I used to have a tag on my blog called “annual winter break drama.” Everything bad that ever happened in my personal life always seemed to happen in the magical Christmas season, when there are beautiful lights and delicately falling snow and nobody wants to be alone. It started becoming a such a regular motif that I think, consciously or unconsciously, I began to anticipate drama around that time and probably elicited it too. I chose to have all my tough conversations then and probably expected to feel the new year wash away any of their repercussions.
For the past two years, fall has been the season of choice for these conversations. It seems I also pick times when I’m away from home to have these conversations, when the last thing I should probably be is alone. Trying to find the poetry in the sadness, probably forcing it and sounding extremely cheesy, I’ve come to realise autumn is as good a time as any for renewal. The falling away of the old, then death, making time and space for the new, then the rebirth.
Other than poetry, there are a few things I’m trying to force that just aren’t there. I’ve become really great at reading between the lines of text messages to the point that I’m coming up with my own lines. I can force myself to believe that “no” means “yes, but I can’t tell you that right now” and that “I don’t see you that way” really means “I’m desperately in love with you, can’t you see past my words to know what I’m really trying to say?”
He told me he used to like pasta, and pasta hasn’t changed over time, but one day he might just not like pasta anymore.
I guess that was enough for me to finally get it. In the simplest of analogies—offensively simple, really—I understood. I am pasta. And he’s right. People’s likes and dislikes change over time, and there is no blame on them if they do. When we think of everlasting, eternal relationships, we think of marriages where the commitment has been made to the institution, to God, not just to the other person. Anything before that is just words, really.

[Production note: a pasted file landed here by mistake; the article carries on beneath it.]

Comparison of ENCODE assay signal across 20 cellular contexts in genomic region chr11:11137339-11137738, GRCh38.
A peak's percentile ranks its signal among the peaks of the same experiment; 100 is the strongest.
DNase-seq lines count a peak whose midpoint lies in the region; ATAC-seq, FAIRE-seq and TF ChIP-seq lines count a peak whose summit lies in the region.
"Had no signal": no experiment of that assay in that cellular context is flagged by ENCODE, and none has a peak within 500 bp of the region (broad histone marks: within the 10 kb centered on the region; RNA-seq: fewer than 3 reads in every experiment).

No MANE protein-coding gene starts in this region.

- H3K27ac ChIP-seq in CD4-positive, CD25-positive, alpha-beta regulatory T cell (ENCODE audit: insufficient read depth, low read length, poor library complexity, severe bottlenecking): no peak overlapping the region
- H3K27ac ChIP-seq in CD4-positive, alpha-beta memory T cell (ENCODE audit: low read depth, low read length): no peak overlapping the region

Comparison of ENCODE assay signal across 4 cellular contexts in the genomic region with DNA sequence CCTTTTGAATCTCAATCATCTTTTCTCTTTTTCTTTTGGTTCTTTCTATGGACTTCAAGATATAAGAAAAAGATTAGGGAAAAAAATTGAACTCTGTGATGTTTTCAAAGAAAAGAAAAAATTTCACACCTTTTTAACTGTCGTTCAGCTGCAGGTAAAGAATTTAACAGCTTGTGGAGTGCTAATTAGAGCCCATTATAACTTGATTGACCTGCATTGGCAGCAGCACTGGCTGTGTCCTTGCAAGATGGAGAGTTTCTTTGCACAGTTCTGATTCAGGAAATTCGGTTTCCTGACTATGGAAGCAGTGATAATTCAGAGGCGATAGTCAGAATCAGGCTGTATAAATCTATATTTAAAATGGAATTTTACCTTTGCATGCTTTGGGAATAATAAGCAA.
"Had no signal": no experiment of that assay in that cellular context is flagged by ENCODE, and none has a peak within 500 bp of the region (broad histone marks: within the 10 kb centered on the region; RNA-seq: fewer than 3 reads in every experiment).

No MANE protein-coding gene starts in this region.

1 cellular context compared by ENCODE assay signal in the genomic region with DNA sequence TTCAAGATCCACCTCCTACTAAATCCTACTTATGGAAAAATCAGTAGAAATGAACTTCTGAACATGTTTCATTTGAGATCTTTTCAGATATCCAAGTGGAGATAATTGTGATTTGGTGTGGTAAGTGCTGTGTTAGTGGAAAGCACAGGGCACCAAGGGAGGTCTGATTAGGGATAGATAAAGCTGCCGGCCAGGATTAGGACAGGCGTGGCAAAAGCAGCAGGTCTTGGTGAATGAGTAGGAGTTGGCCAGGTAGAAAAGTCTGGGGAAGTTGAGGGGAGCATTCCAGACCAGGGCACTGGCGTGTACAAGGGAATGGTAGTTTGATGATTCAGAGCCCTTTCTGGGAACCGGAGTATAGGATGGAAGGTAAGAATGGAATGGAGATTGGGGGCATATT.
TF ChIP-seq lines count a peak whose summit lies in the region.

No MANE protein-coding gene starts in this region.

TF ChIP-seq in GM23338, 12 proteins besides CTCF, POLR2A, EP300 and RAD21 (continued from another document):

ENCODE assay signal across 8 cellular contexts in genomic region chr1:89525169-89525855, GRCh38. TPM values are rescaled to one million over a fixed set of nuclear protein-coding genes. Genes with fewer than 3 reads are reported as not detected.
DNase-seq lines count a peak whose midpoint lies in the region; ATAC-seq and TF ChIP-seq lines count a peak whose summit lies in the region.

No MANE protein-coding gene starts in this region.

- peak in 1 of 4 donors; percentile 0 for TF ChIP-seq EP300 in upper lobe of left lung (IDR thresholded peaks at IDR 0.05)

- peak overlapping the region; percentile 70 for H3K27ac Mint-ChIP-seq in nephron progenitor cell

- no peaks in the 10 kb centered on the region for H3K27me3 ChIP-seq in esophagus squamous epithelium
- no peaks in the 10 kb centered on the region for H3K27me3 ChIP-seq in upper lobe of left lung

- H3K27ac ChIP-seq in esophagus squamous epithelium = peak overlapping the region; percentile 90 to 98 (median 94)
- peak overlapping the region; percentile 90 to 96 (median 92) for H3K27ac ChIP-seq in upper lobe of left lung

I am pasta, and no one is obligated to love me forever. It would be nice if they did, but more likely they will just tolerate me forever. Everyone gets bored of eating the same thing over and over. But it can be tasty and healthy and a balanced meal, and someone with a good deal of maturity might opt to continue eating pasta for the rest of their life, while others might be more capricious in their menu choices. Or, maybe they haven’t found the one food they can eat forever yet.
I need to stop feeling sorry for myself. This has been a long time coming, and I’ve wasted a lot of time on someone I knew there was very, very little chance of a future with. And ultimately, nobody owes me anything. I know my strengths and I know I’m a great person to be around. I should have more dignity than to hang my lifeline on someone who never really decided he wanted it. My mistake.